and not to its destruction. Unauthorized by the constitution, without the sanction of Congress, to go beyond the line of defence, the vessel being disabled from committing further hostilities, was liberated, with its crew. The legislature will doubtless con.. sider whether, by authorizing measures of offence also, they will place our force on an equal footing with that of its adversaries. I communicate all material information on this subject, that in the exercise of the important function, confided by the constitution to the legislature exclusively, their judg. ment may form itself on a knowledge and consideration of every circumstance of weight.
I wish I could say that our situation with all the other Barbary States was entirely satisfactory, Discovering that some delays had taken place in the performance of certain articles stipulated by us, I thought it my duty, by immediate measures for sulfilling them, to vindicate to ourselves the right of considering the effect of departure from stipulation on their side. From the papers which will be laid before you, you will be enabled to judge whether our treaties are re... garded by them as fixing at all the measure of their demands, or as guarding against the exercise of force our vessels within their power; and to consi. der how far it will be safe and expedient to leave our affairs with them in their present posture,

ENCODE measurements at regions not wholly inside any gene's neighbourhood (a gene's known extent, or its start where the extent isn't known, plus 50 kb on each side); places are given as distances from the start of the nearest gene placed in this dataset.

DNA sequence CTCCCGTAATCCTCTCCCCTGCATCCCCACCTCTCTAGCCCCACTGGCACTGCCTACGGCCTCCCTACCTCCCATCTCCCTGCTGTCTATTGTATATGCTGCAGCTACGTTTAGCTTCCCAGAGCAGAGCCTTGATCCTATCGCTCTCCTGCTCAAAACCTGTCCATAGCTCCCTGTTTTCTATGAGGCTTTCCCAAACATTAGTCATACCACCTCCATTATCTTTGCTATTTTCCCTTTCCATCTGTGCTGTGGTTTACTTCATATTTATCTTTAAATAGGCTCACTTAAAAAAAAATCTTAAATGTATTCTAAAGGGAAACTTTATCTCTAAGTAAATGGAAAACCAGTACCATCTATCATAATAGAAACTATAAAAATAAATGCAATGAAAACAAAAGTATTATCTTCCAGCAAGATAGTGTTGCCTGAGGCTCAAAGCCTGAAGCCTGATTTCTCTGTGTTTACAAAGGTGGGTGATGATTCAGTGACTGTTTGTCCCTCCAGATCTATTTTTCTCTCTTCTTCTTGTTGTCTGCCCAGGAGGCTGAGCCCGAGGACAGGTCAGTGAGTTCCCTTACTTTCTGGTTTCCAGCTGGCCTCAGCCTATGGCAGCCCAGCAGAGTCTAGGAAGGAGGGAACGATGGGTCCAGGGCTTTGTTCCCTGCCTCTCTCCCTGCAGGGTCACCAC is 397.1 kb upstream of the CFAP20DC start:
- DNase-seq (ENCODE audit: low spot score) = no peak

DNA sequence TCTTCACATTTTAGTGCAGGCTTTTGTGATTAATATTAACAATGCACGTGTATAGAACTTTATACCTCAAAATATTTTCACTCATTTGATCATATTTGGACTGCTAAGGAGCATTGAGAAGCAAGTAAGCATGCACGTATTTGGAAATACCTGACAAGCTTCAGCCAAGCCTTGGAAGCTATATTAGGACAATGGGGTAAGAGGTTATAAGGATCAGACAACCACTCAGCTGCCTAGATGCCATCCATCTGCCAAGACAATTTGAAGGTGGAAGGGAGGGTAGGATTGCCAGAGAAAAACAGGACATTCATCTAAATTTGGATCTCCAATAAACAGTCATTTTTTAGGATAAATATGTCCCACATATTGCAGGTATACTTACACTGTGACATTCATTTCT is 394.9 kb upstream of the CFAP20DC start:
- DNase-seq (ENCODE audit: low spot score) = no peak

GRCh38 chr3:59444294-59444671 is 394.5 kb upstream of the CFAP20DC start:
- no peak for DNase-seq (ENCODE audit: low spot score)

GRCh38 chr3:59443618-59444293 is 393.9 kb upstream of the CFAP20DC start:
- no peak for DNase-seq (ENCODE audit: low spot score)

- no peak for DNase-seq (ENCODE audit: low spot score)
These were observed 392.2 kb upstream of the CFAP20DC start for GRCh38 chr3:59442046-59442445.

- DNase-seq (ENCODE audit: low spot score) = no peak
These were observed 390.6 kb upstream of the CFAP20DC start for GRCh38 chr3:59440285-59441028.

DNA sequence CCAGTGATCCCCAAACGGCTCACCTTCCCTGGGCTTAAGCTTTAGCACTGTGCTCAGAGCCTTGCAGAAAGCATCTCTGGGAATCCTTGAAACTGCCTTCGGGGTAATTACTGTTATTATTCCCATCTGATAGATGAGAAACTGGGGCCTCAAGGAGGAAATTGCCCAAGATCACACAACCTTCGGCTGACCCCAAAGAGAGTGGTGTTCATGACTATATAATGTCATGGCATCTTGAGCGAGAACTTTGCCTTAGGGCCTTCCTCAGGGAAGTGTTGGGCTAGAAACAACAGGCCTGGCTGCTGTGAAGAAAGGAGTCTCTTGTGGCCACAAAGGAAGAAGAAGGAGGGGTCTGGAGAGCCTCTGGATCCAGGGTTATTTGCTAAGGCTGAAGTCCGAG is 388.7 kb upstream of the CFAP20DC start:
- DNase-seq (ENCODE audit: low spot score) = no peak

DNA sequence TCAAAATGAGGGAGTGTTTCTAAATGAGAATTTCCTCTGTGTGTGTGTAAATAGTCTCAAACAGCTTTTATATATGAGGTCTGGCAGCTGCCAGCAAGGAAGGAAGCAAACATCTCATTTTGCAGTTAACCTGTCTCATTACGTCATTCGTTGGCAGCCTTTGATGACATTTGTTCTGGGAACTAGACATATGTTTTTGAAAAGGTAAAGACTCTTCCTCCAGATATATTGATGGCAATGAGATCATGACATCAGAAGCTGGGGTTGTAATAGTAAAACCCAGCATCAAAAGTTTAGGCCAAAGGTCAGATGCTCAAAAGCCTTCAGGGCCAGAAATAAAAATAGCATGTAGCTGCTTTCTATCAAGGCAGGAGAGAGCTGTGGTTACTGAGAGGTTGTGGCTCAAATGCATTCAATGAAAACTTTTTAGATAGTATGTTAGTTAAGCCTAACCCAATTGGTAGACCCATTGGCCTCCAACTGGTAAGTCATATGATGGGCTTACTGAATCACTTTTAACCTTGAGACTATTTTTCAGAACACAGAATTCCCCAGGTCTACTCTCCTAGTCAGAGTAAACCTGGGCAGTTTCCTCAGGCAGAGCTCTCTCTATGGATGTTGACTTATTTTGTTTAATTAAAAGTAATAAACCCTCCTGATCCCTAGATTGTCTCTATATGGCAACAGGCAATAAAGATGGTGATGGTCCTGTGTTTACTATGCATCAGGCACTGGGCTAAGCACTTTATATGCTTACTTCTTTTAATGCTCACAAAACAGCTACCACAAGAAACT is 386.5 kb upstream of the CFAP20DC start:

I lay before you the result of the census lately taken of our inhabitants, to a conformity with which we are to reduce the ensuing rates of representation and taxation. You will perceive that the increase of numbers, during the last ten years, proceeding in geometrical ratio, promises a duplication in little more than twenty-two years. We contemplate this rapid growth, and the prospect it holds up to us, not with a view to the injuries it may enable us to do to others in some future day, but to the settlement of the extensive country still remaining vacant within
our limits, to the multiplication of men susceptible of happiness, educated in the love of order, habituated to self-government, and valuing its blessings above all price. .
Other circumstances combined with the increase of numbers, have produced an augmentation of revenue arising from consumption, in a ratio far be. yond that of population alone ; ard though the changes in foreign relations, now taking place so desirably for the whole world, may for a season affect this branch of revenue, yet, weighing all probabilities of expence, as well as of income, there is reasonable ground of confidence, that we may now safely dispense with all the internal taxes, comprehending excises, stamps, auctions, licences, carriages and refined sugars; to which the postage on newspapers may be added to facilitate the progress of information; and that the reinaining sources of revenue will be sufficient to provide for the support of government, to pay the interest of the public debts, and to discharge the principals in shorter periods than the laws, or the general expectation had contemplated. War, indeed, and untoward events may change this prospect of things, and call for' expences 'which the imposts could not meet. But sound principles will not justify our taxing the industry of our fellow citi. zens to accumulate treasure for wars to happen we know not when, and which might not perhaps hap. pen, but from the temptations offered by that trea. sure.
These views, however, of reducing our burthens, are formed on the expectation that a sensible, and at the same time, a salutary reduction may take place in our habitual expenditures. For this purpose, those of the civil government, the army and navy, will need revisal. When we consider that this go. yernment is charged with the external and mutual relations only of these states; that the states them